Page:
New Brunswick’s beaches made the news this week due to poor public notice surrounding water quality problems at two of the province’s most popular beaches: Parlee Beach and Murray Beach.

You can watch the political panel’s discussion here for a thorough overview of the situation.

The stated primary purpose of Health Canada’s Guidelines for Canadian Recreational Water Quality is “the protection of public health and safety.”

This summer visitors to Parlee Beach and Murray Beach were not properly informed when the waters were not suitable for swimming, due to contamination from sewage. During the 2016 swim season Murray Beach failed to meet a

deral water quality single sample guidelines for marine water 26 times, and Parlee Beach failed to meet these standards on 10 occasions. Typically, when indicator bacteria exceeds public health standards a water quality advisory issued on multiple fronts in order to protect the public, especially children, pregnant women, and other vulnerable members of the population, from a heightened risk of contracting a waterborne illness.

The reason recreational water quality standards exist is to protect people from waterborne illnesses. Recreational water illnesses in untreated water, such as at marine and freshwater beaches, lakes, rivers, and swimming holes, may be caused by harmful microorganisms, or germs (bacteria, viruses, fungi, and protozoa). Sewage and polluted stormwater runoff are the biggest sources of water contamination that put the health of recreational water users at risk.

Swimming in contaminated water can lead to a number of illnesses and infections. Enteric illness (intestinal), diarrhea and vomiting, are the most frequent adverse health outcomes from contact with contaminated water. Skin rashes, eye and ear infections, respiratory problems are also common recreational water illnesses. More serious diseases, such as human adenovirus and flesh-eating disease, are also possible health outcomes from contact with contaminated water.

Recreational water illnesses are contracted by swallowing, inhaling spray from, and contact with contaminated water. You can read more here on illnesses contracted from recreational water.

Poor public notice at New Brunswick beaches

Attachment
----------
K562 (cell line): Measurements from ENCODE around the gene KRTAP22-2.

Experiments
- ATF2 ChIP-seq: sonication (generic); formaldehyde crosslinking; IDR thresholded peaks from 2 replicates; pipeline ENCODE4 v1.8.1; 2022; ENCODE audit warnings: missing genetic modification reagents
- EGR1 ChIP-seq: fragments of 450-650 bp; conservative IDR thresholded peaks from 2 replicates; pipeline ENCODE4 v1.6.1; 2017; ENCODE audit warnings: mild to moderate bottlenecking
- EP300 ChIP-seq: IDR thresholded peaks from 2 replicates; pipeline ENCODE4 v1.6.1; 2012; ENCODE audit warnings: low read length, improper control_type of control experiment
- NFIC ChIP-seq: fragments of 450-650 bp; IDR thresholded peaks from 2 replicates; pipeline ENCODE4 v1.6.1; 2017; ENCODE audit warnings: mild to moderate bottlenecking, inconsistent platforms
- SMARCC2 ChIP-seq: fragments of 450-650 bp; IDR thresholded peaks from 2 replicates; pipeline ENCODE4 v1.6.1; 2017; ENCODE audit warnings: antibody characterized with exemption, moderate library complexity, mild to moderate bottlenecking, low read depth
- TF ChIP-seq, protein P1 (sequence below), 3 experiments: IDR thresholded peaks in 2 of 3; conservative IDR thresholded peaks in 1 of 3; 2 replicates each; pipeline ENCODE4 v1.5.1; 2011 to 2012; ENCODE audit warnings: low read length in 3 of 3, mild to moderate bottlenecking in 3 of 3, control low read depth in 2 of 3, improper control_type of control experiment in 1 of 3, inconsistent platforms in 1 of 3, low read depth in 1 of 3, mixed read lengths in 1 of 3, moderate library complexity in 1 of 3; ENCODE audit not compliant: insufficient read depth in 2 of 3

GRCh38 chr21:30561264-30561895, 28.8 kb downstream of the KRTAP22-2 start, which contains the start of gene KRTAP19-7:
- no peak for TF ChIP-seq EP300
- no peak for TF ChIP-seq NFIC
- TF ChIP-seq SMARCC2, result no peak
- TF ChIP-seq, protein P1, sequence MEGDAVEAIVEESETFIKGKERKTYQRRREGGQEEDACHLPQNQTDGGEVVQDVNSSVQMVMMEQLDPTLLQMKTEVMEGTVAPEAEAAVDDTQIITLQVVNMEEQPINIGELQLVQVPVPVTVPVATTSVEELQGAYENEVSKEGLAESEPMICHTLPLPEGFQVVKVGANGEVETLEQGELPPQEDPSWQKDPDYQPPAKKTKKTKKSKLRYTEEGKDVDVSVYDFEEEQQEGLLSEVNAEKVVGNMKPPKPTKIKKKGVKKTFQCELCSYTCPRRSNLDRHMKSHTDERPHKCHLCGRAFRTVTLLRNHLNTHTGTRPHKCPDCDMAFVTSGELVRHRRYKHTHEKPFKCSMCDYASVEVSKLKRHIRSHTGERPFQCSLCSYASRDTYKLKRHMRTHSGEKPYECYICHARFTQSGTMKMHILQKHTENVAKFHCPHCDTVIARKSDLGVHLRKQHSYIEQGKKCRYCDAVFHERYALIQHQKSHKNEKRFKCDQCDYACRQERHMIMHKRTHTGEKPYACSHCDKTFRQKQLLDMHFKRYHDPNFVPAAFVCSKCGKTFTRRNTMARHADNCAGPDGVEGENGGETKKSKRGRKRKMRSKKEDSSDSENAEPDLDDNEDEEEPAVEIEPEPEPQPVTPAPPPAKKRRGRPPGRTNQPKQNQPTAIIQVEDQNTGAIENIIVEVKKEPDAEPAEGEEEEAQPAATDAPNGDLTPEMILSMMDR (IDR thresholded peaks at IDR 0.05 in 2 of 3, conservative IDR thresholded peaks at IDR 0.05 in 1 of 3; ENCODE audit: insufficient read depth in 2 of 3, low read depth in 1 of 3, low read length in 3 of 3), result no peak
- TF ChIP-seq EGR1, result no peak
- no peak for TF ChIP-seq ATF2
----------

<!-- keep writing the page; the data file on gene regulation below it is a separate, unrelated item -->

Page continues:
There are approximately 60 beaches across the province that are showcased by New Brunswick’s Department of Tourism. However, the vast majority of these beaches are not monitored for recreational water quality and there is no provincial protocol for monitoring recreational water. Parlee Beach and Murray Beach used to be monitored by the Department of Health, but they are currently monitored by the Department of Tourism. While the Department of Tourism takes the water samples it falls onto the Department of Health to take action in protecting public health when water quality fails to meet health standards. The few beaches that are tested are graded based on a rating developed by the Department, rather than according to the federal Guidelines for Canadian Recreational Water Quality.
Cyanobacteria (blue-green algae) and toxic algae blooms are monitored and there is protocol in place.

Recreational Water Quality Monitoring in Canada

New Brunswick is not alone in its lack of monitoring, and of a clear protocol for taking action to protect public health from recreational water issues. In fact, protocols for monitoring recreational water quality differs widely across Canada. Health Canada’s Guidelines for Canadian Recreational Water Quality provide a framework for provincial and local bodies responsible for the management of recreational waters.

Beach water quality assessment and monitoring practices vary between provinces and territories, and even within provinces and territories, between monitoring agencies. To date, the territories of Nunavut, Northwest Territories, and the Yukon do not monitor swimming spots for recreational water quality. Nor does the province of Saskatchewan. Like New Brunswick, recreational water quality monitoring is limited to a handful of beaches on Prince Edward Island. Newfoundland and Labrador monitor their recreational water quality only in the case of an event, like an outbreak or a sewage spill.

Many of the Canadian provinces that do monitor recreational water quality use some variation of the federal guidelines. Some provinces currently have no regular monitoring or sampling programs for recreational water quality. Within certain provinces, different agencies use different monitoring guidelines and practices – even in the same watershed. Vast areas of certain provinces are completely unmonitored for recreational water quality.

Federal Guidelines for Canadian Recreational Water Quality

The 2012 edition of the Guidelines reaffirms existing federal E. coli guidelines for primary contact recreation at freshwater beaches:
200 E. coli / 100 mL – geometric mean at least 5 samples
400 E. coli / 100 mL – single sample maximum

In marine recreational waters, enterococci is the most appropriate indicator of fecal contamination, with guidelines values as follows:
35 Enterococci / 100 mL – geometric mean at least 5 samples
70 Enterococci / 100 mL – single sample maximum

In addition, the 2012 Guidelines added new secondary contact guidelines, which should not exceed five times the value for primary contact:
1000 E. coli / 100 mL – geometric mean of at least 5 samples
175 Enterococci/ 100 mL – geometric mean of at least 5 samples

Guidelines for blue-green algae, also called “cyanobacteria,” are:
100,000 cells of cyanobacteria /mL
20 µg/L total microcystin (a toxin of cyanobacteria)

Canada Beach Report

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